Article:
President Donald Trump is using national security to kowtow to an industry in a conundrum. In April, the administration opened an investigation into the impact of imported steel and aluminum that is expected to result in tariffs or quotas on imports of these important metals. The probe fits with Trump’s core trade pledge to shake up the old order while trumpeting “America First.” But proving metal imports pose a national security threat will be a considerable challenge.

Although much of the focus has been on steel, the ramifications for aluminum are also significant and could have broad repercussions for many other industries and for the U.S. economy as a whole. The amount of aluminum consumed by the U.S. military is insignificant in the scope of the total. Most of the metal imported by the U.S. comes from nations such as China and Canada, and typically serves civilian uses for automobiles, packing, roofing, road signs and consumer durables, none of which implicate national security.

Under Section 232 of the Trade Expansion Act of 1962, a president is authorized to impose import restrictions to protect U.S. national security; yet this power has rarely been invoked. Trump has exhumed Section 232 from the law and instructed aides to devise options for implementing it.

The act does not define the term “national security,” and that gives the president wide latitude to define a threat. Commerce has indicated in past Section 232 investigations that a danger can arise either “by fostering U.S. dependence on unreliable or unsafe imports” or “by fundamentally threatening the ability of U.S. domestic industries to satisfy national security needs.” Yet the current administration is even factoring employment into the definition along with other non-military concerns.

Since the Trade Expansion Act’s passage, there have been 26 investigations with just two leading to import restrictions, both on crude oil, from Iran in 1979 and from Libya in 1982. In the most recent case, in 2001, Commerce investigated iron ore and semi‐finished steel but determined that imports did not threaten national security.

Commerce Secretary Wilbur Ross said that part of the rationale for the probe was to determine whether domestic manufacturers might be incapable of meeting the Pentagon’s needs in the event of a war. U.S. combat aircraft such as the Lockheed Martin F-35 joint strike fighter and the Boeing F/A-18 Super Hornet require high-purity aluminum, currently produced by only one smelter, Century Aluminum Co.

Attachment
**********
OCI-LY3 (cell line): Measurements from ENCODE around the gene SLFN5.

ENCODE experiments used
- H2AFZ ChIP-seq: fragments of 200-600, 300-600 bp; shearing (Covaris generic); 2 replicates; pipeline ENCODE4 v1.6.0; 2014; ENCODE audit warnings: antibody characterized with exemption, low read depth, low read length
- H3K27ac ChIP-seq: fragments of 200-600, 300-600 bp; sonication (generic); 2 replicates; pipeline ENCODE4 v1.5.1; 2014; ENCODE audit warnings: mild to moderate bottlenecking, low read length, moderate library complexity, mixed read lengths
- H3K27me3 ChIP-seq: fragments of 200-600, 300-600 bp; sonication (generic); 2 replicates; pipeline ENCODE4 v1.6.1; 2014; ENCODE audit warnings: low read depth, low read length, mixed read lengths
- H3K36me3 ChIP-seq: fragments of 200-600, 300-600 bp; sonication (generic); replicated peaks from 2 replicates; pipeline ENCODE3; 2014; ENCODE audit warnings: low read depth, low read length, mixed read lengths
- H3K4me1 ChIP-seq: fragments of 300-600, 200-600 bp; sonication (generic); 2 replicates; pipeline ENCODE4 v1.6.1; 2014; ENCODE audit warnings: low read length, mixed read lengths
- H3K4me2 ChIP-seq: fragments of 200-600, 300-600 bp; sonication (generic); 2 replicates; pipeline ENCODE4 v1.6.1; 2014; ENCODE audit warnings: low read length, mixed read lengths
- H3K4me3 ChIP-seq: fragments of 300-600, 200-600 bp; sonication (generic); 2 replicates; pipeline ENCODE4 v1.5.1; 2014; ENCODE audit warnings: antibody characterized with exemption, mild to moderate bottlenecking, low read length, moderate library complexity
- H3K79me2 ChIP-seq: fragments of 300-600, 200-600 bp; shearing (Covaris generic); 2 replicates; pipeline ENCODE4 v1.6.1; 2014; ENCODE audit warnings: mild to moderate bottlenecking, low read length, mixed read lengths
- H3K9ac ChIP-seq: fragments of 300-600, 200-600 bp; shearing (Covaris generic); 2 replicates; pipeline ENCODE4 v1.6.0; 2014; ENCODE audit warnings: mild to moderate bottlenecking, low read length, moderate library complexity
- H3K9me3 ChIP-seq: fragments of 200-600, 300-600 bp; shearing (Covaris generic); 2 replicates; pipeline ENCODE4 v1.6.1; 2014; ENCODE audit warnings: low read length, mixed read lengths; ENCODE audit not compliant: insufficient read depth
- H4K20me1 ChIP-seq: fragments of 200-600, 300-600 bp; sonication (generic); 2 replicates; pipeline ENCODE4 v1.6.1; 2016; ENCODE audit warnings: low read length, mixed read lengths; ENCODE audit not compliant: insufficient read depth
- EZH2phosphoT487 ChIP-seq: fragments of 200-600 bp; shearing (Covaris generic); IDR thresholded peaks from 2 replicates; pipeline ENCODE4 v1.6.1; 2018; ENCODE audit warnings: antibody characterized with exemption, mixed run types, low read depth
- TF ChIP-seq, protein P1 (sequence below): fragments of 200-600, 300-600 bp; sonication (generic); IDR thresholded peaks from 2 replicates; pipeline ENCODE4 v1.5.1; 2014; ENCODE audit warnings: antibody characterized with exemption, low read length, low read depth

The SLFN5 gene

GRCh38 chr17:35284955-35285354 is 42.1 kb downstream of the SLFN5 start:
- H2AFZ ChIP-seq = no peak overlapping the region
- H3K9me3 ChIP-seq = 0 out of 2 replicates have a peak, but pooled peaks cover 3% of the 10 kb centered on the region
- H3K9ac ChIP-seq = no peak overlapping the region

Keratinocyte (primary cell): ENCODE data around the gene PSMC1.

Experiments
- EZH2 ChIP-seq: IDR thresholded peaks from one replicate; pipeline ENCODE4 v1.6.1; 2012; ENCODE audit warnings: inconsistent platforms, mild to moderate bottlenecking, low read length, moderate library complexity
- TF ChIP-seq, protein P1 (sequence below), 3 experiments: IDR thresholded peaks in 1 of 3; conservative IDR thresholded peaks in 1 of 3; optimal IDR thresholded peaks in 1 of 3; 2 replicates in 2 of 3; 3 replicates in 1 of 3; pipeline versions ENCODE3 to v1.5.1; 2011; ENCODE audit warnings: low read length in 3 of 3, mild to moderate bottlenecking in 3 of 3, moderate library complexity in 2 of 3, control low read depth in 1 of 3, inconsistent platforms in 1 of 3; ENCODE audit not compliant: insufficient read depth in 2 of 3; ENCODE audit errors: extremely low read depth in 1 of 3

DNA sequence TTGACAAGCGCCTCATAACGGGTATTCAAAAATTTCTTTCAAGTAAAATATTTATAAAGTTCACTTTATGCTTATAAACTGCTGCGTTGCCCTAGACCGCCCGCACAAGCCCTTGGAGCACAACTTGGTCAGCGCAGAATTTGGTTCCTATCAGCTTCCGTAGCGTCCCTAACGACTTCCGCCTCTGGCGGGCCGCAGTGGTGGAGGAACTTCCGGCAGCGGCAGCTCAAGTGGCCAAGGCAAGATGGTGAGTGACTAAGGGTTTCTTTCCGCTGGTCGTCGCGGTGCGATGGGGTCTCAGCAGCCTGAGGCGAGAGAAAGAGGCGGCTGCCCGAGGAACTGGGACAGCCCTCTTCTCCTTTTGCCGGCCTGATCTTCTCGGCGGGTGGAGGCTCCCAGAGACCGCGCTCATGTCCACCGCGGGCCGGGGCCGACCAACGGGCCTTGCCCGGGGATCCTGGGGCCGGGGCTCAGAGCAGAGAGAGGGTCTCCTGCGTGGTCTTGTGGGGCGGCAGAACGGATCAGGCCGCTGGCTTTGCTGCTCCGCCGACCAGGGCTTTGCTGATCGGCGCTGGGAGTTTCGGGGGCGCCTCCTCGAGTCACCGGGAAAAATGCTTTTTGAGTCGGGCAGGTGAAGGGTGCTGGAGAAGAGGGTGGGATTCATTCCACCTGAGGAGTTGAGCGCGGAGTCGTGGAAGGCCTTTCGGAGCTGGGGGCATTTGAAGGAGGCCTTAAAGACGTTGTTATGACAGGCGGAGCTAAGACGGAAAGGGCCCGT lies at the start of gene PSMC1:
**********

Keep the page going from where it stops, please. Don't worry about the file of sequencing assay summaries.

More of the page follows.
According to the U.S. Geological Survey, production of primary aluminum decreased for the fourth consecutive year in 2016, falling about 47 percent, the lowest level since 1951. In that year, three primary smelters were shut down due to high power prices, low aluminum prices and technical issues. The caused an increase of imports by 18 percent in 2016 from a year earlier.

Seemingly the U.S. could use an existing technology to produce sufficient “high-purity” aluminum needed for defense applications through fractional crystallization, a technology that removes impurities from the primary metal.

According to the researcher Harbor Intelligence, U.S. producers would have to spend just $25 million to expand their capacity to meet the military’s 30,000-ton specialty aluminum requirements, not a lot of metal given that one lot of aluminum on the London Metal Exchange represents 25 metric tons.

As it stands, the Commerce Department will conduct an investigation but must consult with the Department of Defense. A decision is expected by the end of June, though the president is not bound by the recommendation. In some cases, Commerce’s relief recommendations have been significantly modified. In addition to aluminum and steel, the administration is considering other imports.

Surely there is a need for consistent rules within the international trading system and for all member states to play fair on trade, but using security as the negotiating tool is not the right approach and the potential consequences aren’t worth it. Section 232 can be a treacherous loophole, and if used too liberally, it could upset the balance of the World Trade Organization as other nations would try and apply the rule to imports of U.S. goods.

Invoking the act challenges the spirit of a 70-year-old global trading system, initiated by the 1948 General Agreement on Tariffs and Trade and replaced by the WTO in 1995. It’s unlikely that the WTO would reverse the ruling as that would strip a nation’s right to trade-abuse protection.

Approving 232 in this instance will encourage America’s trading partners to use similar tactics to block U.S. exports of U.S. goods, open the door to trade battles and discourage imports of needed goods.

Should the decision turn out in Trump’s favor, it will create an initial rally in the aluminum markets as import taxes will push prices upward, but that will likely be short-lived. First, the same macro forces affecting the industry, such as energy prices and the strength of the U.S. dollar, will persist. Second, aluminum is a global market and if prices become prohibitively high for other importing nations, they will also curb their purchases, forcing down international prices and rebalancing the market.

This column does not necessarily reflect the opinion of the editorial board or Bloomberg LP and its owners.